Life Wellbeing Dairy foods reduce fractures in aged-care residents: New study

Dairy foods reduce fractures in aged-care residents: New study

A glass of milk, two slices of cheese and a serve of yoghurt was found to significantly protect against falls and fractures. Photo: Getty
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A glass of milk, two slices of cheese and 200 grams of yoghurt. It’s not a lot, says Dr Sandra Iuliano. But it’s enough to significantly reduce the numbers of falls and fractures in an aged care population.

This was the main finding of a two-year trial led by the University of Melbourne and Austin Health that included 7195 residents from 60 Victorian aged-care facilities.

It’s almost shocking that this was the first study to test the impact on the risk of fractures and falls in older adults by providing additional calcium and protein through dairy foods .

“Even we were quite surprised,” Dr Iuliano told The New Daily.

“What we observed is that all but one of the fractures (of residents involved in the study) happened from falls.”

This modest serving of dairy – high in calcium and protein –  offset a routine diet lacking in quality protein, and slowed muscle wasting to the degree that vulnerable aged people could stop themselves from falling.

The dairy deficit

Previous research, led by Dr Iuliano, across 21 aged care facilities in Melbourne found that 68 per cent of residents were malnourished or at risk of malnutrition.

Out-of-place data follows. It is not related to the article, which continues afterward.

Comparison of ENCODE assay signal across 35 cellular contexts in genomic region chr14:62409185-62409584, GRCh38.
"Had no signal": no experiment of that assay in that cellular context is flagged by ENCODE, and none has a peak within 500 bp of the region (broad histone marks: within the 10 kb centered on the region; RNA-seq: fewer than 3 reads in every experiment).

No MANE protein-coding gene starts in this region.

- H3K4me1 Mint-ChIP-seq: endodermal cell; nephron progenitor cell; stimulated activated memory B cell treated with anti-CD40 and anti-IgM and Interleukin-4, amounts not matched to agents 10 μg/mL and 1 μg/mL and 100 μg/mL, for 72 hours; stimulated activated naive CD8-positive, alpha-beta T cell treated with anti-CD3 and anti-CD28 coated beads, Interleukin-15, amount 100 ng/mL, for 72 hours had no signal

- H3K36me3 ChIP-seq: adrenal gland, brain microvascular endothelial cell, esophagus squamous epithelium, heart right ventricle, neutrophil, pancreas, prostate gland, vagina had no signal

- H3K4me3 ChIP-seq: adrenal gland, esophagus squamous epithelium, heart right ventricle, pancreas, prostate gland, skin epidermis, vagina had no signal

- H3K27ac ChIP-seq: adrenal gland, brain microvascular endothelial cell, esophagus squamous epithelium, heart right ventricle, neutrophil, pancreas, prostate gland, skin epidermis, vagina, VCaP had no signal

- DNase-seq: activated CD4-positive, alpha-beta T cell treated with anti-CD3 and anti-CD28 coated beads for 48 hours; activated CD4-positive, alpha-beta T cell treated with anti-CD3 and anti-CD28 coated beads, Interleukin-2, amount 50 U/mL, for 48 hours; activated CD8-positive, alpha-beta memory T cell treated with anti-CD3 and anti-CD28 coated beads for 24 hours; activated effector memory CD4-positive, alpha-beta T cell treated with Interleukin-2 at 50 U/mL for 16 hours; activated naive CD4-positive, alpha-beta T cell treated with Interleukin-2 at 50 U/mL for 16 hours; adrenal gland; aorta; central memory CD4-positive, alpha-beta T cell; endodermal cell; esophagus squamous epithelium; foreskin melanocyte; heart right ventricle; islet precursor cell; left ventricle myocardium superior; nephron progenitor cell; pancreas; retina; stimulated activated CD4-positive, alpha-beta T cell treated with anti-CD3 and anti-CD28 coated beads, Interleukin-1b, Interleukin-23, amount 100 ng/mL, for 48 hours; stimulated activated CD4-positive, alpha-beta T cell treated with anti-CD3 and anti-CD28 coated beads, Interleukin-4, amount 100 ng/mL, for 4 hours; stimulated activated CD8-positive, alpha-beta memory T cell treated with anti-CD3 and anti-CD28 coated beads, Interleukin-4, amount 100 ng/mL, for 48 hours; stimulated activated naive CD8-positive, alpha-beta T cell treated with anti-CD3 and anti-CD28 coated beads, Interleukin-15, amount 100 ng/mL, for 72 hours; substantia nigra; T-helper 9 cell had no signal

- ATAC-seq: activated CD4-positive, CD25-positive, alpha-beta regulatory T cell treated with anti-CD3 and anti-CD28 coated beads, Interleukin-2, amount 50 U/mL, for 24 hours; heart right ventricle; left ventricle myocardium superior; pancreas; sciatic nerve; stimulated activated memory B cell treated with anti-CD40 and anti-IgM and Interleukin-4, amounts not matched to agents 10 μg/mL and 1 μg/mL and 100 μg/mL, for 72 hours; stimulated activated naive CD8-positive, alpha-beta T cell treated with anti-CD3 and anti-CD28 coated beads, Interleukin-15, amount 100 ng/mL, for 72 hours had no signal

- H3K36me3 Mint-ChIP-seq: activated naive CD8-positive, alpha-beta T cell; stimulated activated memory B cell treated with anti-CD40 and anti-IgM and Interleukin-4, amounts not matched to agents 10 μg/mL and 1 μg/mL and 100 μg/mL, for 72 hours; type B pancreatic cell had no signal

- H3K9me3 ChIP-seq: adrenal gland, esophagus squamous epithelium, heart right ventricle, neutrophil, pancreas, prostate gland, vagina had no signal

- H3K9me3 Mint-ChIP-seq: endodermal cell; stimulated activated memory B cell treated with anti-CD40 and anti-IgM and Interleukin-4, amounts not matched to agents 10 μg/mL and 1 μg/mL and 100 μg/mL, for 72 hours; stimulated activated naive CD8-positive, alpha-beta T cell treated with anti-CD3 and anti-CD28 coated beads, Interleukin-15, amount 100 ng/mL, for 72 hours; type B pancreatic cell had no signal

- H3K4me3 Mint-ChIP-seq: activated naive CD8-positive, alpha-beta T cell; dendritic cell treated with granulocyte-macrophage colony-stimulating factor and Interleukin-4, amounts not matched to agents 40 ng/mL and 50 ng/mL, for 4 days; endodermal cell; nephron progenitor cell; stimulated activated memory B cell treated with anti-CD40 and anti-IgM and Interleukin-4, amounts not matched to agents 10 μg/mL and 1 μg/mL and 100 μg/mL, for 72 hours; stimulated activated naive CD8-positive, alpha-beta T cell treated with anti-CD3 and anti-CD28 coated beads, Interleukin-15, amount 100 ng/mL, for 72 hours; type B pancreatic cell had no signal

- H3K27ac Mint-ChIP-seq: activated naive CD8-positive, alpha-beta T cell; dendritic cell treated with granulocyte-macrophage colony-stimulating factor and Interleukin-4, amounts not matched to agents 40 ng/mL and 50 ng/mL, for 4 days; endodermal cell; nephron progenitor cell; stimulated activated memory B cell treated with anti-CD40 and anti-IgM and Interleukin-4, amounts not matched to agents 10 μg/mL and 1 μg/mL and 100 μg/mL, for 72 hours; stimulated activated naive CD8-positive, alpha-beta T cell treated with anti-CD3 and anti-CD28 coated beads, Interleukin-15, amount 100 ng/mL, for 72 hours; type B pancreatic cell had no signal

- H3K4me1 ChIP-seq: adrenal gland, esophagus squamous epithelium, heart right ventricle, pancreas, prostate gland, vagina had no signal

“By assessing what people were actually eating we found that a major contributor to malnutrition is inadequate protein intake,” she said.

In that study, from 2017, the researchers found that aged care residents were typically given “a daily average equivalent to just one serving of a high-protein food – like lean meat, seafood, eggs, poultry and legumes – compared with a recommended two servings a day”.

And in terms of dairy protein – milk, cheese, yoghurt – residents were “receiving the equivalent of just one serving a day, compared with a recommended four servings a day”.

About 3500 aged-care residents received the dairy food intervention: milk, cheese and yoghurt. The other 3500 residents were a control group, keeping to the diet provided by their carers.

Among the residents fed the dairy supplement, there was (compared to the control group) a 33 per cent reduction in all fractures, a 46 per cent reduction in hip fractures, and an 11 per cent reduction in falls, with a significant reduction apparent between three and five months after the trial began.

Around 30 per cent of all hip fractures occur in aged-care residents.

‘Achievable goal’

“Our cluster randomised controlled trial showed muscles of the arms and legs was maintained and falls reduced in the residents given the additional dairy foods,” said Dr Iuliano.

“This is an achievable goal in any aged-care setting as these foods are widely available, palatable, low cost and can be incorporated into the daily menu.”

Dr Iuliano hopes the outcomes from the trial will be used to improve policy and good clinical practice across the aged-care sector.

The research was supported by grants from nine global dairy organisations and three philanthropic organisations, including Dairy Australia.

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